'Unlocking York's full high street potential is an international mission'

Andrew Lowson, executive director of York Business Improvement District.
Andrew Lowson, executive director of York Business Improvement District.
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Attempts to engage with the landlords of empty city centre shops can lead to phone calls with agents in far-flung reaches of the globe, said the head of a business-led partnership working in York.

Andrew Lowson, executive director of York Business Improvement District (York BID), is adamant that the city centre is well-placed to overcome challenges damaging the retail sector nationally but admitted it is not an easy process to address frustrating issues such as Coney Street’s empty shops.

“York has the second lowest vacancy rate in the UK - after Cambridge - so we should recognise that the city is performing well in a difficult climate," he said, before going on to explain the issues with Coney Street.

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“It is often perceived that York has an increasing problem with empty units because whilst streets with smaller units have filled with vibrant independents, Coney Street, which has always been viewed by locals as the prime retail street, does have a number of large vacant units (nine out of 46).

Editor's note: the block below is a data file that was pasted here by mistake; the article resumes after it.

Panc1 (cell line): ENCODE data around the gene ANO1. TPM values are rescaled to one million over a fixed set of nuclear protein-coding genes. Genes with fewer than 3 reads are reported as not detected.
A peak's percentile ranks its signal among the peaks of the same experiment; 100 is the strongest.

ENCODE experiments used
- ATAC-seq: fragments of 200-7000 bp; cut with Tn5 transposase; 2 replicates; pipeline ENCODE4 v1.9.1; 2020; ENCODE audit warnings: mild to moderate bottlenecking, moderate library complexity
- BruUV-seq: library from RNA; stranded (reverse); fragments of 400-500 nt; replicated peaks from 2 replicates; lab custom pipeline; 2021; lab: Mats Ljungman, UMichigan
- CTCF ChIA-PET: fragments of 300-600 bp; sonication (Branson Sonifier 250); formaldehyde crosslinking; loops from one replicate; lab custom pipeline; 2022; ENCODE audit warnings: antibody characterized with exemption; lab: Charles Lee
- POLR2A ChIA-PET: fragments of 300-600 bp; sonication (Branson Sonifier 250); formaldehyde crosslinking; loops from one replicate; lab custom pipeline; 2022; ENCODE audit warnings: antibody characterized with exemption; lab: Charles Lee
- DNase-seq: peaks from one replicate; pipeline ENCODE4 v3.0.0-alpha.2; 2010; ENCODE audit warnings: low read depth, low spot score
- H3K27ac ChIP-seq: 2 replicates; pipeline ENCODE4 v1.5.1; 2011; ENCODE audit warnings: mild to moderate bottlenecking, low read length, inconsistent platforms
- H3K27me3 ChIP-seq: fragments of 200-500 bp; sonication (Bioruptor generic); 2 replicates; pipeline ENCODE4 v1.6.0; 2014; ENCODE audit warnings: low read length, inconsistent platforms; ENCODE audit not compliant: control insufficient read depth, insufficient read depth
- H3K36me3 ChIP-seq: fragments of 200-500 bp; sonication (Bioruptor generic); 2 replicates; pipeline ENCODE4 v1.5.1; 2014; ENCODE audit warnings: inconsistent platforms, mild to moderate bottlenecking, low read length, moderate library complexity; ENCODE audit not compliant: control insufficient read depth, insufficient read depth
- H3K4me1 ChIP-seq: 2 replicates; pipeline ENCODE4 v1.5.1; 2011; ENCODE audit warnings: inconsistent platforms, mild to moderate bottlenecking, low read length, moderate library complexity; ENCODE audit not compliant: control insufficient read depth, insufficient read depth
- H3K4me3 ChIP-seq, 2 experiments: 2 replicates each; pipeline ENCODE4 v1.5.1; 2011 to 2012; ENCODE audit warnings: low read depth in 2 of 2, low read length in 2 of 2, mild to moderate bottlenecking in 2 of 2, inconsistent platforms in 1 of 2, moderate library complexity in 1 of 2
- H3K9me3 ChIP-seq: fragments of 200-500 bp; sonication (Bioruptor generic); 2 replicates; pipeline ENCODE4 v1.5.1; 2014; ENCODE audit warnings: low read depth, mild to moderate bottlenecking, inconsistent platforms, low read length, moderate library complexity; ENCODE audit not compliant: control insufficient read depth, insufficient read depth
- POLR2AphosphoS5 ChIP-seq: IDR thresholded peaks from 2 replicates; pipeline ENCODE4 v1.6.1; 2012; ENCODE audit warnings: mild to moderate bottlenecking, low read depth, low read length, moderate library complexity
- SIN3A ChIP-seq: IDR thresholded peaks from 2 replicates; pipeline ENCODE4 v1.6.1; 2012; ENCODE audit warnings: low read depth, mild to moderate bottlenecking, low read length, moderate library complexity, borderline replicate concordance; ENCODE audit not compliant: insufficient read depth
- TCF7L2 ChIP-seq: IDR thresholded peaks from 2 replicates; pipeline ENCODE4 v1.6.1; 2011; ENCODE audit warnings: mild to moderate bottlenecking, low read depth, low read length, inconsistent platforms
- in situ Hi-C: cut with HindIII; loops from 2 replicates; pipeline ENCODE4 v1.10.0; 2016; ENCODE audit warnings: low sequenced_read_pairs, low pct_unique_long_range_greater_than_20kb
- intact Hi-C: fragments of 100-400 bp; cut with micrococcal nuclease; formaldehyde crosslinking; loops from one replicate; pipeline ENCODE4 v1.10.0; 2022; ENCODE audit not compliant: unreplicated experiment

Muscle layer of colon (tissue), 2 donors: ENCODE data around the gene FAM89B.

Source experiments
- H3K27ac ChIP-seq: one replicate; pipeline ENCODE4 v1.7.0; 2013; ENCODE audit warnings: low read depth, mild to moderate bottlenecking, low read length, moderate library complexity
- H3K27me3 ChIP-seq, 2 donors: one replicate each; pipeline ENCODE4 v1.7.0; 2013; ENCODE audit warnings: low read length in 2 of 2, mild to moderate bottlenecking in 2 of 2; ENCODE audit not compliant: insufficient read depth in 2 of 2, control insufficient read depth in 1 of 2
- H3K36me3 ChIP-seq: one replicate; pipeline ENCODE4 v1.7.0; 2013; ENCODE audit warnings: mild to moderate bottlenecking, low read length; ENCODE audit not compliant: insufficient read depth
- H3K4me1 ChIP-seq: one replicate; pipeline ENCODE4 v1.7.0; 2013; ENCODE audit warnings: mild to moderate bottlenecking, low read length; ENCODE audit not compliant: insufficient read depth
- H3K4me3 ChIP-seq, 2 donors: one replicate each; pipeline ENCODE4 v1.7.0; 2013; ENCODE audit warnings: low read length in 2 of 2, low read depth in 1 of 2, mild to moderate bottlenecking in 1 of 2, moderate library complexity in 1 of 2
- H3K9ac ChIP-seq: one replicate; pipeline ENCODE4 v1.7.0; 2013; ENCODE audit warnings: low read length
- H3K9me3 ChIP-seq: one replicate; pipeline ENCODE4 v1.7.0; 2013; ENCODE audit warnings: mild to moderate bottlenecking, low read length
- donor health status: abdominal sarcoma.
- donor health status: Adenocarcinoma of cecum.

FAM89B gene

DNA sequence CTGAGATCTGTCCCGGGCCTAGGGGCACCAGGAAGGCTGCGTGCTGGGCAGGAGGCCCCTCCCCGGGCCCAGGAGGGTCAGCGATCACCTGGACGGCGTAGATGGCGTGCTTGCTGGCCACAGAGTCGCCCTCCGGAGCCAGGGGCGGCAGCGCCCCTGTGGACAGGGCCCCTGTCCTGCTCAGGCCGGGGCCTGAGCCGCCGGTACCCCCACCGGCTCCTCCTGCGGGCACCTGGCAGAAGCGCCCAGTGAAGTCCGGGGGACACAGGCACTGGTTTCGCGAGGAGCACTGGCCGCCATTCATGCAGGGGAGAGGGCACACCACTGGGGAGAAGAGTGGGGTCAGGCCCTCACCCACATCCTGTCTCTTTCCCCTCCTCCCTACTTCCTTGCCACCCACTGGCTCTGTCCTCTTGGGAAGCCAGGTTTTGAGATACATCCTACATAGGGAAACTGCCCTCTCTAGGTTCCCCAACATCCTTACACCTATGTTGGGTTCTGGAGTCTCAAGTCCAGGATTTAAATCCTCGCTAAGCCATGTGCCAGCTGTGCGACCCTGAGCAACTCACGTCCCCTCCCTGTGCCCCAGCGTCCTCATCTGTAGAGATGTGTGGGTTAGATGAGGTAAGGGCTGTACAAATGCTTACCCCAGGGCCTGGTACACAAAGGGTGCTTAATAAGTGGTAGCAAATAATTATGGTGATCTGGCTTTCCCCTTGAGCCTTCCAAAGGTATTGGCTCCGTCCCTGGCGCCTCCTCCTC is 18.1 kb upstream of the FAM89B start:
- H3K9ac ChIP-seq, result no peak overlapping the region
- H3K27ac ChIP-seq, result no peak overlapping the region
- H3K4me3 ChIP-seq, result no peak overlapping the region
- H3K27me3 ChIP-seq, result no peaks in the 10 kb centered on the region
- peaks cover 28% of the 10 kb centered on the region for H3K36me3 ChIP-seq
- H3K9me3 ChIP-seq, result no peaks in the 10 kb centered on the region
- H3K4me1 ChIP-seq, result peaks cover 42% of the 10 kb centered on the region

“These large units are more difficult to fill, because the demand for large retail floor plates is decreasing due to people’s changing shopping habits.

"Another unseen issue of Coney Street is that the bricks and mortar is not locally owned, so the landlords do not always understand or have an interest in the local agenda. We have tried to engage with some and end up speaking to people in Guernsey or the Cayman Islands."

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York BID is one of around 200 business improvement district bodies working in localities across the country. It works with local businesses to increase economic development and growth. Its projects are funded by an annual contribution of one per cent of local business rates receipts.

Mr Lowson said the BID was about to invest in a new mobile phone data analytics system which would allow anonymised information to be collected about where people who visit the city centre go and from where they travel into the city.

He believes York will be the first city in Yorkshire to trial the technology.

“It’s really what cities across the UK need to do,” he said.

“Over time, the data could be used to understand the flow of people through the city and better inform planning decisions.”